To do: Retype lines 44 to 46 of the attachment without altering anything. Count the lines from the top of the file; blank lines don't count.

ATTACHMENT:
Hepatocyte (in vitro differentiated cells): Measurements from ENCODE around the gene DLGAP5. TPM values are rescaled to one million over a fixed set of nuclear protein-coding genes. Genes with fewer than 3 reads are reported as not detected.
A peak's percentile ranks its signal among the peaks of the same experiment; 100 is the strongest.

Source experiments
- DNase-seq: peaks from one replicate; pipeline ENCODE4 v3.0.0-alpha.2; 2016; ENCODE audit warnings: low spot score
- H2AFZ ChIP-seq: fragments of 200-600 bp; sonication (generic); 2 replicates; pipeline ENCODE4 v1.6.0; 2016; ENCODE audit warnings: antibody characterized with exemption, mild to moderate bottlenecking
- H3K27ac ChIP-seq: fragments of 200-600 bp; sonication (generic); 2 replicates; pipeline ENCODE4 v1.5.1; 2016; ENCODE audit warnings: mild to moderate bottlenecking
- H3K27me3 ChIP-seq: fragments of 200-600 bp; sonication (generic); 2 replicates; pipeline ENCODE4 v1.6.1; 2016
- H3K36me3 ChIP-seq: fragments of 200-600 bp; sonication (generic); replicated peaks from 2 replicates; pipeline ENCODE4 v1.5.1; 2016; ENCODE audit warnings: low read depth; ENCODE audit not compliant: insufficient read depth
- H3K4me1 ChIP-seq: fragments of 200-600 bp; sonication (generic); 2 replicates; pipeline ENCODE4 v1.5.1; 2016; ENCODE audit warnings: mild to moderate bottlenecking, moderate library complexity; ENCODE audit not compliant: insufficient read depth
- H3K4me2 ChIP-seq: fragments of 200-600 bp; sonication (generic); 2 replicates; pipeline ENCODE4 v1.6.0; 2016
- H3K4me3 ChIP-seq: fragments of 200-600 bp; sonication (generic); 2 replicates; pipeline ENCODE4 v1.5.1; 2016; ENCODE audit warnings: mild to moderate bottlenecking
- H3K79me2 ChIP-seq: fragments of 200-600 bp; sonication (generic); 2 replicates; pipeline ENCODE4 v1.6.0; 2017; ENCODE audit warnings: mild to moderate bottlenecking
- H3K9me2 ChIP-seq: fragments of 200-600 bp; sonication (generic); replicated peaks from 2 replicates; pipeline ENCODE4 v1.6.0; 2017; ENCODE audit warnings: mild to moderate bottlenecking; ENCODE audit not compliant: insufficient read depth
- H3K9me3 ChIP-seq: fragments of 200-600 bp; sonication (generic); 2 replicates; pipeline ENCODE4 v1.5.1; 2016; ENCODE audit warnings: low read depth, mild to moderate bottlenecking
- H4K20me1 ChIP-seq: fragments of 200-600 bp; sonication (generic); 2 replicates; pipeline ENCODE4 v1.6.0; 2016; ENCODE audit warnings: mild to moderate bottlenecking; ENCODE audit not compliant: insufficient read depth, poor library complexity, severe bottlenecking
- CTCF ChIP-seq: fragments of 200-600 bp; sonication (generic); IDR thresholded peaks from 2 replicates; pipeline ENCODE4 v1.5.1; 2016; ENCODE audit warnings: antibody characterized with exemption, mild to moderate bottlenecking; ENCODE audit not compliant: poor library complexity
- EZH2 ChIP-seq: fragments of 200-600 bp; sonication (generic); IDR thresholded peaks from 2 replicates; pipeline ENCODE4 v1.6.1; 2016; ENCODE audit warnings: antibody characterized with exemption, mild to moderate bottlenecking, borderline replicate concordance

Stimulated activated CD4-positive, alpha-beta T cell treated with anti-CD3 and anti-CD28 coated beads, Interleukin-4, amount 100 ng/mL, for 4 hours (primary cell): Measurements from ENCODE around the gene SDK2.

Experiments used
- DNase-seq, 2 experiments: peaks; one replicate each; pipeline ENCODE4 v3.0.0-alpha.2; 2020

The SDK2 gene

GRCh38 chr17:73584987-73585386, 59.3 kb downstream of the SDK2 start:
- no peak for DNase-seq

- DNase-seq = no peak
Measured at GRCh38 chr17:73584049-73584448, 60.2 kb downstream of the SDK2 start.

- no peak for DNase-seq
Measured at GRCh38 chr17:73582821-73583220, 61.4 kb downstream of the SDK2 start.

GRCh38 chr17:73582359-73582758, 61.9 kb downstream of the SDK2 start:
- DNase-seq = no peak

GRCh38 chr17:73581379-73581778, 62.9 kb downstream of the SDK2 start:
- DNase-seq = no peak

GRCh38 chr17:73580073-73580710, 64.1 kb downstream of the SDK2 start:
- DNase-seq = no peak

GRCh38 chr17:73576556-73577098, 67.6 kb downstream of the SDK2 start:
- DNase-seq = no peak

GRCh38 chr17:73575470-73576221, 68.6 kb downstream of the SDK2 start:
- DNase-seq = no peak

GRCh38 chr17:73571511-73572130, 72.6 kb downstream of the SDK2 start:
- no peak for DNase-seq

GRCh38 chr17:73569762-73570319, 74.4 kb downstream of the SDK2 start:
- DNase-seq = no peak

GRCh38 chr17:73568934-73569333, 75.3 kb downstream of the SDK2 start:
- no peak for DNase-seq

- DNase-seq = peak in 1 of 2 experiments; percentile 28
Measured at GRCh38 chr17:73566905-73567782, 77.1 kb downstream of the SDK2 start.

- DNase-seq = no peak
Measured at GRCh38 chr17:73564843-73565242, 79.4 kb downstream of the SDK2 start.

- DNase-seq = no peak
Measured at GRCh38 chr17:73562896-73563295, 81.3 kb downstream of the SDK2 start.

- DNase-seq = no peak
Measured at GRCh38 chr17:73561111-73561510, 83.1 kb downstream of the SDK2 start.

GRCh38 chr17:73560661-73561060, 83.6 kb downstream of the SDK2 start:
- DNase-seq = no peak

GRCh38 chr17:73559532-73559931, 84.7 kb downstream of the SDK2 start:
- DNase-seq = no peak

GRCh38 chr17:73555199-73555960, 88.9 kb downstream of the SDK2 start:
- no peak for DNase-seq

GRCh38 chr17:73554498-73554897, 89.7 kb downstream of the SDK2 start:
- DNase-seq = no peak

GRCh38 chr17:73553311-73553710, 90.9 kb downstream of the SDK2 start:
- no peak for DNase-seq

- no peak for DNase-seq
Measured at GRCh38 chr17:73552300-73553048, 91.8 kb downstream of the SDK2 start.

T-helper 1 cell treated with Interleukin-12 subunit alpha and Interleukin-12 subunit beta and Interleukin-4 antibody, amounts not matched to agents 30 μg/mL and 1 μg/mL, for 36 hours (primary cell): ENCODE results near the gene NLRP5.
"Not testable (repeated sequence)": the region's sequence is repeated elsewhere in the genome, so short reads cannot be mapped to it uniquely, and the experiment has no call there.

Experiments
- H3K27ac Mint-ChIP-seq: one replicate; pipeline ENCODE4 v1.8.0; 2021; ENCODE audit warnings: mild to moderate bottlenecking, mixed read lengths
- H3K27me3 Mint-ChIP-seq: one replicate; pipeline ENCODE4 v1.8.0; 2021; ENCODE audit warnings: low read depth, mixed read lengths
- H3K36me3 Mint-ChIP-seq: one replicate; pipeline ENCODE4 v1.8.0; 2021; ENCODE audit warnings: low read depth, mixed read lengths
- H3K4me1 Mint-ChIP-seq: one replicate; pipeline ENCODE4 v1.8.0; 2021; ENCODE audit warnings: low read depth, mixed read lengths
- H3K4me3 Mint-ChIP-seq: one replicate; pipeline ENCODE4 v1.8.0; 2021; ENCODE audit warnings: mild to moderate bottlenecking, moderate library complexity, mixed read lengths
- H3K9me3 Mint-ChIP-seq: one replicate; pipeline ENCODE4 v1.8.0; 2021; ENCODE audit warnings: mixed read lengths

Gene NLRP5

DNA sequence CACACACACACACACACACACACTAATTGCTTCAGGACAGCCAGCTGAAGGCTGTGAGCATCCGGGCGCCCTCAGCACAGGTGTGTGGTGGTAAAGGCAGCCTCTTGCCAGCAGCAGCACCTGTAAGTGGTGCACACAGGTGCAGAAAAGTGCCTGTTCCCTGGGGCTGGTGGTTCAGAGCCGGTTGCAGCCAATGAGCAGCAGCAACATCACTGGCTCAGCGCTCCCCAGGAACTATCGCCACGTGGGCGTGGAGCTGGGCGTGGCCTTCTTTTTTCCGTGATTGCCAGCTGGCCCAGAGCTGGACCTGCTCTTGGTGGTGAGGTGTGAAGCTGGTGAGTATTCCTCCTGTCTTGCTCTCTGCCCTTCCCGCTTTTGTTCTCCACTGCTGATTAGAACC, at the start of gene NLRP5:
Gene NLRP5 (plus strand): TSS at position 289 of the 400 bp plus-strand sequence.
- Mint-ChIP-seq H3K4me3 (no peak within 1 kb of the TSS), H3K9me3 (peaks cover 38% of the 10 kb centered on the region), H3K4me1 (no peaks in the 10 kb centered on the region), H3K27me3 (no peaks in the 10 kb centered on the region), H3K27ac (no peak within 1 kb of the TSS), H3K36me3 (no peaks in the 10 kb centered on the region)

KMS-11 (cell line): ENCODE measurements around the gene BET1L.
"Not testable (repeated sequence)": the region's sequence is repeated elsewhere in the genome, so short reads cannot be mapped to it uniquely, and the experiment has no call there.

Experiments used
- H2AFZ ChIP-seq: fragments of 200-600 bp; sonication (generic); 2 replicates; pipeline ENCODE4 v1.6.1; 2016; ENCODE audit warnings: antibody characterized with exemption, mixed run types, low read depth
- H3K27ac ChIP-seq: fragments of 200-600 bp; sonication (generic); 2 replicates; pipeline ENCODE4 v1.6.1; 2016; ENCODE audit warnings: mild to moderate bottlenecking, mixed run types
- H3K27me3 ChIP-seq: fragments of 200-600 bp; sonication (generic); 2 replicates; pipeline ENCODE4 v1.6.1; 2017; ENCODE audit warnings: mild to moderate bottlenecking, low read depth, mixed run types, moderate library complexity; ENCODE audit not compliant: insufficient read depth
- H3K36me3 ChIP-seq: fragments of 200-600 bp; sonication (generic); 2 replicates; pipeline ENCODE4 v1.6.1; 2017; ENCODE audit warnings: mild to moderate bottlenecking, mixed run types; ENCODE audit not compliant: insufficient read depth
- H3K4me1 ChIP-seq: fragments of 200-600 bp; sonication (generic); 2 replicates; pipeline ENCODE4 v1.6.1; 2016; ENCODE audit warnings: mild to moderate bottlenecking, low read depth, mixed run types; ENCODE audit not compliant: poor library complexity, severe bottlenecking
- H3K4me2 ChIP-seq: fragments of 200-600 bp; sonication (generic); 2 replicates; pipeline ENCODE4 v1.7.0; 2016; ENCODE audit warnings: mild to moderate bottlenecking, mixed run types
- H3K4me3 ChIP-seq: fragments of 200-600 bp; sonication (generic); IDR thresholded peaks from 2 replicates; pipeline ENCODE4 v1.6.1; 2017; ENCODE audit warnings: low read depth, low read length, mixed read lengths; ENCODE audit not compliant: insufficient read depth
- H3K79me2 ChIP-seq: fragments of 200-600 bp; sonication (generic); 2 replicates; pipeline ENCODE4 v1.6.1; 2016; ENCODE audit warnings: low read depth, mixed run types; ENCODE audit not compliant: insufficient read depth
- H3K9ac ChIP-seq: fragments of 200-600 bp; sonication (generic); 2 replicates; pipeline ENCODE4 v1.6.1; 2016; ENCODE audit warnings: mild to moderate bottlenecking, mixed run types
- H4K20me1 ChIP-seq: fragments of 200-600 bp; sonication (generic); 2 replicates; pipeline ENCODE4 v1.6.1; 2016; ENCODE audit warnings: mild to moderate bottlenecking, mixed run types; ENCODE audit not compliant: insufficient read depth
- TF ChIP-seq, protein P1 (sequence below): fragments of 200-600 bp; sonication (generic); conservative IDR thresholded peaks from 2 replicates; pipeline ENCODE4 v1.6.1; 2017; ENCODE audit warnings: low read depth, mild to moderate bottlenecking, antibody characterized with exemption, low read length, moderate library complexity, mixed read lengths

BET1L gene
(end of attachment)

- DNase-seq = peak in 1 of 2 experiments; percentile 28
Measured at GRCh38 chr17:73566905-73567782, 77.1 kb downstream of the SDK2 start.

- DNase-seq = no peak